One thing they might not be fully aware of, however, is that the name Molly appeals to their self-image just as much as it conveys something about the product itself—Molly is the clear-eyed hipster girl next door, whereas Ecstasy is more like the shagged-out stripper. "That's the brand impact of the word Molly," says Hamilton Morris, host of the online TV show Hamilton's Pharmacopeia and a radical purist who advocates using exclusively technical terminology when naming drugs. "I can't say with certainty that I would dislike anyone who says 'Molly,' but that does seem to be a general pattern. They're acting as if they have something new."

Indeed, MDMA has been "pure" before—as Adam, XTC, or Ecstasy—but every time the drug's popularity reaches a critical mass, the supply inevitably gets corrupted and MDMA's outward-facing brand image takes a big hit. Then, about every decade, it makes a comeback. "We're in the third cycle of MDMA use," says Nathan Messer, the chairman of the nonprofit organization DanceSafe, which has been testing pills at raves since 1999. "The first cycle was in the mid-1980s. Then the acid-house scene came along, which begat the rave scene that peaked in the late 1990s. Now we're back to seeing the usage that we had in 2000." When Jay-Z gave the molecule a shout-out ("MDMA got you feeling like a champion") in 2009's "Empire State of Mind," a new breed of psychonauts were already learning from drug-geek sites like and how dangerous street-slug X had become—and about Molly, the new pure alternative on the scene. And as hundreds of thousands of next-gen ravers flock to festivals like Electric Zoo in New York, Ultra in Miami, and the roving Electric Daisy Carnival, the word is spreading even more quickly, such that today, a new kind of user has joined the MDMA love parade: the sort of conscientious folks who eat only organic and drink only fair-trade.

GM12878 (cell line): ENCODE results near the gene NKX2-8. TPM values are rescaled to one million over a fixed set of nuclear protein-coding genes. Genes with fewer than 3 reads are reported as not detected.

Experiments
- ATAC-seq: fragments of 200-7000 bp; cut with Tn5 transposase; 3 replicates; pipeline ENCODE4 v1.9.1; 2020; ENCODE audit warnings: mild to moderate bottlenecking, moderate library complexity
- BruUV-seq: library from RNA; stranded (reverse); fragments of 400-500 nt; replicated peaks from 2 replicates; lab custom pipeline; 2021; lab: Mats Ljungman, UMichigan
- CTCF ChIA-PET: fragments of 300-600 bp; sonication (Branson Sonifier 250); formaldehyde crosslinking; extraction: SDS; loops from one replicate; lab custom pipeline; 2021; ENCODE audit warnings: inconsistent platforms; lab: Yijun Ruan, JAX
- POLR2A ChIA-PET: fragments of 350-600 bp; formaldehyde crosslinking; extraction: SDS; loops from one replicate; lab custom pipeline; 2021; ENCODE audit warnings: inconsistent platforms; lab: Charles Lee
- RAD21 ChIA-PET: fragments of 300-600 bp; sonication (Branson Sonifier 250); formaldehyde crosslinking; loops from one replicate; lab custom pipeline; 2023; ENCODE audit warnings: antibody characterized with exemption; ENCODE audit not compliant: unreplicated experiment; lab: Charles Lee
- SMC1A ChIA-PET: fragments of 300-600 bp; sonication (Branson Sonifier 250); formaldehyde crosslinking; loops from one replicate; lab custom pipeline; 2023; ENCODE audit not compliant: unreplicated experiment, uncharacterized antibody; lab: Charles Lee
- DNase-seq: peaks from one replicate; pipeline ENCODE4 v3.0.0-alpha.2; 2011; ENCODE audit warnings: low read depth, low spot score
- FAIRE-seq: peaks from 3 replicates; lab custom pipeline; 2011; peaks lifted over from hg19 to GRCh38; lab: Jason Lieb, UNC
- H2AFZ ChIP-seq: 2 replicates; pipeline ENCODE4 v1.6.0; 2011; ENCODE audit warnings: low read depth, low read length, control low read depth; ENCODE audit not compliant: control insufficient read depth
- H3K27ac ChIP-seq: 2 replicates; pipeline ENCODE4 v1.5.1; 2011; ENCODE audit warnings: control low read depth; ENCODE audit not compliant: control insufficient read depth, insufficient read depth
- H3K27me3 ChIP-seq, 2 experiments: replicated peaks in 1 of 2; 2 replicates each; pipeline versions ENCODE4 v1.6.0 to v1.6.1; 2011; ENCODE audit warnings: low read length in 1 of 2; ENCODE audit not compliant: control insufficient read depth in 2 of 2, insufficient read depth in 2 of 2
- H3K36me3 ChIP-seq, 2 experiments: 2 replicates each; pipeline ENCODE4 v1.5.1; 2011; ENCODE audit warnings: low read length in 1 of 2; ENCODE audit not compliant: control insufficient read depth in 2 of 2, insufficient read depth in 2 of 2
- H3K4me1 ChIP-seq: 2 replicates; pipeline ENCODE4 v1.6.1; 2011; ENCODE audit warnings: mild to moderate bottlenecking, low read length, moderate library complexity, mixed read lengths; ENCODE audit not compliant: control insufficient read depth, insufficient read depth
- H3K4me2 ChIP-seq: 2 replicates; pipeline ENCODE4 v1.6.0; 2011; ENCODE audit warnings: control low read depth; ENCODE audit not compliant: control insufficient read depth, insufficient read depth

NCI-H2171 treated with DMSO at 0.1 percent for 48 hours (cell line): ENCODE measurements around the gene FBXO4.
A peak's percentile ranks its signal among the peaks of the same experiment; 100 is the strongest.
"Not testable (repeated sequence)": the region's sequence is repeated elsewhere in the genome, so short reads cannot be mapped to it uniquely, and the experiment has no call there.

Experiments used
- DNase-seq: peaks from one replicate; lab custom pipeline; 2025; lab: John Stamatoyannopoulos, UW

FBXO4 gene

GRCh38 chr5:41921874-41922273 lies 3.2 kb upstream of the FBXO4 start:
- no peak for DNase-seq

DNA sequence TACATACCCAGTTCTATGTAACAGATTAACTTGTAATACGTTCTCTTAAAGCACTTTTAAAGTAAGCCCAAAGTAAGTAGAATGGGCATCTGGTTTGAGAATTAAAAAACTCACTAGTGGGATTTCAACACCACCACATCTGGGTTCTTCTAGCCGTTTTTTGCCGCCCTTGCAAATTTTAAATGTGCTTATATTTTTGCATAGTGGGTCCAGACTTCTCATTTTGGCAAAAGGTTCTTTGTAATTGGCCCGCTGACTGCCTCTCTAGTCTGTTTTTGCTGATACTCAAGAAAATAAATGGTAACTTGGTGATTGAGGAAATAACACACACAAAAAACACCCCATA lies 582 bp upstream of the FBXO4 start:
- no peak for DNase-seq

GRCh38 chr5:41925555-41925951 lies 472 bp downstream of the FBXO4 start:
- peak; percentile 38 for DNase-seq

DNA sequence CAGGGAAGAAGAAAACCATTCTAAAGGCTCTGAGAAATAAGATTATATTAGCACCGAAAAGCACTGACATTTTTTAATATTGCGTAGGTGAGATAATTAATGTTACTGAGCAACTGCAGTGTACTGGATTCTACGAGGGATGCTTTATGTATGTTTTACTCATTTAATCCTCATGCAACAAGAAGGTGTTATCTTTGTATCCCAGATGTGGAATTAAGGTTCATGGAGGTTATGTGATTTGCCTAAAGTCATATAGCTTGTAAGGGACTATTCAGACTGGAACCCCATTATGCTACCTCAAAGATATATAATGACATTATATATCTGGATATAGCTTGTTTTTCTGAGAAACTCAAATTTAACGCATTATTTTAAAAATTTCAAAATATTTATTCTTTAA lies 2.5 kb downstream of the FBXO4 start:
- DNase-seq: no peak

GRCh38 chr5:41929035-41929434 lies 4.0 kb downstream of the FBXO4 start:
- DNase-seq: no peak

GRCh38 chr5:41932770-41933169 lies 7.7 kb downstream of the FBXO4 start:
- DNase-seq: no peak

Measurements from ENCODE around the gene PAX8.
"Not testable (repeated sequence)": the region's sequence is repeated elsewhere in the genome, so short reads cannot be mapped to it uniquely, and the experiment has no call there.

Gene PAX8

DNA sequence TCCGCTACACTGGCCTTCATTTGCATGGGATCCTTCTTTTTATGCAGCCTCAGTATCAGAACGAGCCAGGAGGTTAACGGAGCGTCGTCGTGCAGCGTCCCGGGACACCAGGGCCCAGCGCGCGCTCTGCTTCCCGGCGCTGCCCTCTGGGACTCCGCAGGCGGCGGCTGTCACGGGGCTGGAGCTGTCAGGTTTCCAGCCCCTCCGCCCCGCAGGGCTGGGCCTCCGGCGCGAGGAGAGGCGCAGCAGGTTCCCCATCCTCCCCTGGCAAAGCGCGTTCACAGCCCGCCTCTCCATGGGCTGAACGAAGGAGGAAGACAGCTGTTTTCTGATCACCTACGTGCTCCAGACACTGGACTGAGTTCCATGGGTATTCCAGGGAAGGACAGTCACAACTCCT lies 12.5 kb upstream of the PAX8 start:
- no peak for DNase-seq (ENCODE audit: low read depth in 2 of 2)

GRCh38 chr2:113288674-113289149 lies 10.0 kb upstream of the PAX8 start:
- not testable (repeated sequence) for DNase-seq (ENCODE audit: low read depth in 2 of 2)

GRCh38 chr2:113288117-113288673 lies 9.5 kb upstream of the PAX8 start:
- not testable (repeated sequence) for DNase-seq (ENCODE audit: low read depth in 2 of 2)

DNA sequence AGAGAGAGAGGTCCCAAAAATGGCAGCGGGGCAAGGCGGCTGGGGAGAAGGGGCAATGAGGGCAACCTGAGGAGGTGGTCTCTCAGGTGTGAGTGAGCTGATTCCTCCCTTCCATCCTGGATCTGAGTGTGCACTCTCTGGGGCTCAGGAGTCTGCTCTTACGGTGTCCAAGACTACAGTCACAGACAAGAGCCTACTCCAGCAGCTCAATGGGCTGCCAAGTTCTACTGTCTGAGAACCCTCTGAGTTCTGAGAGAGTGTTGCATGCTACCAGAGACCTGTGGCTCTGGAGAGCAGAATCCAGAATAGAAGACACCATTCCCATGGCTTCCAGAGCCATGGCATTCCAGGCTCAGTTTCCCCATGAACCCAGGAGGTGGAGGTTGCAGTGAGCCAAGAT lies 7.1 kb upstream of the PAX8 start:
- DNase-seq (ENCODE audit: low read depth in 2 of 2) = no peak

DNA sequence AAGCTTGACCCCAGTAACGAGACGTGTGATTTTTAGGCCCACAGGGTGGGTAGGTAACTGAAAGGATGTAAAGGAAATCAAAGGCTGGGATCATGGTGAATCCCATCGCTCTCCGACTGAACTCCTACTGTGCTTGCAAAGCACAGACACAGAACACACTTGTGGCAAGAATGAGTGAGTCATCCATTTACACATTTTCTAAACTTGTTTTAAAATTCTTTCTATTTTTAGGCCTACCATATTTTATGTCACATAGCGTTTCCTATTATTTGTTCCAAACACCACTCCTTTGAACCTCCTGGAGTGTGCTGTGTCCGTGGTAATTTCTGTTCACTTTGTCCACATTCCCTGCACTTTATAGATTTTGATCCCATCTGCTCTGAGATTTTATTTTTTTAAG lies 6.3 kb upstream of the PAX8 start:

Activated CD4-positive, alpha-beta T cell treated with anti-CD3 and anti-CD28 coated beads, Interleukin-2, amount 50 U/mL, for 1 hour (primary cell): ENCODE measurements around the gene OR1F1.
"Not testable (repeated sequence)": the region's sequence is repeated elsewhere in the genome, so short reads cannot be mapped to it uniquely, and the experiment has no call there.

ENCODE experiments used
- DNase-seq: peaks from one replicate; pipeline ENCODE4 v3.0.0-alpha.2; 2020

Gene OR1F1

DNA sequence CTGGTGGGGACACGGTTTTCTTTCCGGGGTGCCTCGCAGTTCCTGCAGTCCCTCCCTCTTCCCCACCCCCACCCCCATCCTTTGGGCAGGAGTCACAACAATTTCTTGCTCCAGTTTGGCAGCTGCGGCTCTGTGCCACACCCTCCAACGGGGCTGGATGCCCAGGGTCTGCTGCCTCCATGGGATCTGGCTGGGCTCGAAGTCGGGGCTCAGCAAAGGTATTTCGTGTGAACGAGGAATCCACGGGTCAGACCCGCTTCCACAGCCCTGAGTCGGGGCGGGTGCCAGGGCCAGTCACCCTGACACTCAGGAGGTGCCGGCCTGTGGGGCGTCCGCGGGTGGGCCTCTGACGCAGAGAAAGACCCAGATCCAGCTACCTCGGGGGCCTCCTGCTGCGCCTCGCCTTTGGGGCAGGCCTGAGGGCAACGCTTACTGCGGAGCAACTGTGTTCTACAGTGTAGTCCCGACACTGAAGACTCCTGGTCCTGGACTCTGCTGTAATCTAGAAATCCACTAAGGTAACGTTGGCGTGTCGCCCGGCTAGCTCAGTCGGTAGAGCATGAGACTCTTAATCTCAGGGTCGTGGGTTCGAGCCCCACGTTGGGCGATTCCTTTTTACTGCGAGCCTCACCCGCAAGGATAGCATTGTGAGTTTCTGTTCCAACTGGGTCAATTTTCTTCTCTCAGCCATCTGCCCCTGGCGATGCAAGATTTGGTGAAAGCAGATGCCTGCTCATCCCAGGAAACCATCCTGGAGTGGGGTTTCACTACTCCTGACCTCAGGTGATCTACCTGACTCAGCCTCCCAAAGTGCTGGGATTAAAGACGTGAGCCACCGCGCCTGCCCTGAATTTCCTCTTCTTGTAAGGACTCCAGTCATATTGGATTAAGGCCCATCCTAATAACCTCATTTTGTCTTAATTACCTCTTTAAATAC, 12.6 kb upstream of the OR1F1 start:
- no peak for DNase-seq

"It's like emotional psychedelia, but it has none of the negative, intimidating effects that other drugs, even weed, can have," says Caleb, a 26-year-old portrait photographer based in New York City. "It's a perfect drug." Like a window-box gardener discussing his heirloom basil, Caleb (who asked that his real name not be used) seeks out Molly that isn't a powder but an uncrushed yellow-amber crystal fresh from the chemist. (According to Morris, "People have this false idea that a powder is somehow inherently more pure than a tablet. But once a tablet's been pressed, it can't be adulterated, whereas a powder can be stepped on or cut by every single person who touches it.") If Caleb's buying a capsule from someone he doesn't know, he insists on opening it up and touching a few grains to his tongue. "If it's pure," he says, "it makes your cheeks tense up, which is the weirdest thing. But that's how you know." If the dealer won't let him try it first, "I don't fuck around with it."